Yesterday it was revealed that the next God of War will pay homage to Norse mythology. Leaked concept art showed an abundance of trees, flying fairies, and colorful flowers — all characteristics of a Nordic setting. Although I'm confident that the change of themes will be enjoyable, the artwork also showed something a bit disheartening: the return of Kratos, the series' main protagonist.

Known for his complete badassery and aggressive attitude towards the gods, I can see why developers decided to bring him back. We've been with Kratos since his time in the Spartan army. We were there when he took down Ares, becoming the new "God of War". And we felt his pain when he had to relive the nightmare of his family's death — time and time again.

But if the developers really want to make God of War 4 more enjoyable, they need drop Kratos as the main protagonist, and I'll give them two good reasons why:

Kratos God of War 4

It's a new setting, which needs a new character.

God of War 4 is expected to be set in a world accompanied by a completely different mythology. The Norse Gods have their own stories and struggles. As much as I'd love to see Kratos try his hand at Odin or Thor, I see this as a chance to introduce us to a brand-new protagonist — one built from the ground up with their own mindset and motive.

Kratos was wronged by his gods. Instead of revenge, I envision a protagonist driven by a desire for peace. I want a pacifist demigod. If we're being given a new setting, it only makes sense to have a completely new character.

I could care less if they copied the exact story arc of the previous games, as long as they create someone worth playing. There's nothing bad about having two lovable characters -- in fact, lots of games have them. Mario and Luigi, Sonic and Shadow, Ezio and Altair — the list goes on and on.

God of War 4

Kratos' story arc is finished.

Kratos killed the god who wronged him. He also killed the Titans who betrayed him. Hell, he pretty much obliterated everything that stood in his path.

His story is over.

I can't think of one solid reason why he would come into contact with the Norse gods. Unless, of course, he plans to fight them all. I mean, I love violence, but that's just played out.

A new protagonist would give writers more options. Maybe we only saw the world through Kratos' eyes, all dark and bad. Maybe the world isn't like that at all.

The next of installment of God of War could be a completely different game. We could experience the wonders and beauty of Nordic mythology, the fairies, the Nine Worlds, the greenery — a contrast to the overall dark and grim theme of the previous games.

God of War 4

God of War 4 would be better off if we dropped Kratos as the protagonist. However, this does not mean that we should drop him completely. Writers, if you're currently brainstorming a story, take note: there is one scenario that I feel would make the latest installment very appealing.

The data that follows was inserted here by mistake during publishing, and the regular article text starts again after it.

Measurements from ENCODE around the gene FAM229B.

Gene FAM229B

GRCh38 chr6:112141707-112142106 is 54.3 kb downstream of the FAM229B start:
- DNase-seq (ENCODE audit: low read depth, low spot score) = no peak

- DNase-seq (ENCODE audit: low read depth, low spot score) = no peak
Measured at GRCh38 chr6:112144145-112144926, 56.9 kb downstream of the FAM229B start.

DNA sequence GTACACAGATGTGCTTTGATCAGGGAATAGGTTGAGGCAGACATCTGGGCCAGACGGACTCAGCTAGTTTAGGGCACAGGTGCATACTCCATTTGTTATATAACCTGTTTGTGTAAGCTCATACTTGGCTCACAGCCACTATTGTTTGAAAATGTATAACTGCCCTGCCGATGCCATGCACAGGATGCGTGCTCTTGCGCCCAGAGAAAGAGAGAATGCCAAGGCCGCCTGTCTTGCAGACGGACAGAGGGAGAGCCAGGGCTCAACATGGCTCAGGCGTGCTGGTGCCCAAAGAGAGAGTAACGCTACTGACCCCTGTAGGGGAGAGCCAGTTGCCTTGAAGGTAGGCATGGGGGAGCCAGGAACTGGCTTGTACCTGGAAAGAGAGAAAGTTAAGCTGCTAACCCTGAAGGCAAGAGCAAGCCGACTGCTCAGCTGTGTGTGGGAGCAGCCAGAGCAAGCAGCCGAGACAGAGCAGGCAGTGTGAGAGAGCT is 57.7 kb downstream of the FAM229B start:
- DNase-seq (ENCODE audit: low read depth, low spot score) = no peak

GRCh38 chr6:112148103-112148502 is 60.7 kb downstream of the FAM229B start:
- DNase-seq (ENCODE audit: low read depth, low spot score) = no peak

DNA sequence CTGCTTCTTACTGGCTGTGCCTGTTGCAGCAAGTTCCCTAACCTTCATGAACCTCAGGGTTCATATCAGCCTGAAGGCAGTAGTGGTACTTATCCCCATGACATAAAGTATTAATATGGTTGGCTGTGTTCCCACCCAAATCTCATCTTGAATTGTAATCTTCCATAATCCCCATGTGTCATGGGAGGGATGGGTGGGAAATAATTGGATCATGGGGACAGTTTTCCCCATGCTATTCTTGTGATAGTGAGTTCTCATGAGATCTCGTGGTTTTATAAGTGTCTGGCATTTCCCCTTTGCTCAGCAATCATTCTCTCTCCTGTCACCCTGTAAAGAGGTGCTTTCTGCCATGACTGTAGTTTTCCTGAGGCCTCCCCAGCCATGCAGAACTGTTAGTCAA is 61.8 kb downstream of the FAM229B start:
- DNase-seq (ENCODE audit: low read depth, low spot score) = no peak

What if Kratos becomes the villain?
"You either die a hero, or live long enough to see yourself become the villain."

He kills Zeus and manages to survive the events of the last game. Hiding from Athena, who is restoring balance to the world, he hears about the Norse gods, who pride themselves on the hunt and ever-lasting fight.

He pays a visit to Asgard, the Norse equivalent of Olympus, and challenges and defeats the Norse gods present. His presence is alarming to all inhabitants of the Nordic realm. Then we're introduced to a new protagonist, a Nordic warrior who is weary of the effects Kratos' rampage is having on his world. Becoming a champion of Odin, he is given the power to best him. His journey would involve him sowing the rifts created by Kratos, and ultimately facing him.

Everyone loves a hero's fall to darkness.

The God of War series is centered around gods killing gods, and I can't think of an end more fitting than playing as a character whose ultimate goal is to take Kratos down. 

Top 5 Acts of Sheer Manliness (in games) Tue, 07 Jul 2015 19:06:27 -0400 Matt Amenda


1. Kratos Punches Zeus in the Face

God of War 3

There is something very special going on when the main character ditches his signature weapons just to wail on his least favorite villain with his bare hands. That's the time when the hero decides to express his loathing in a very personal and intimate way. And there is no better way to do that than a good-old fashioned punch to the face.


But Kratos was always a "go big or go home" kind of guy. In this case, "home" is "the depths of Hades" and "big" is "punch the King of the Gods in the face until you're blinded by his blood and grey matter".


He does this on top of Mount Olympus, during the apocalypse, and after brutalizing through virtually every other god and demigod on earth. Except for Aphrodite, whom he had sex with right before impaling her husband with his own blacksmithing equipment. But I would not call any of those other boss fights manly (except for boning Aphrodite, because that's worth bragging about). THIS fight was the manliest because a mortal man decided to take the kill-everything swords off and beat in the skull of Zeus himself with nothing but his fists.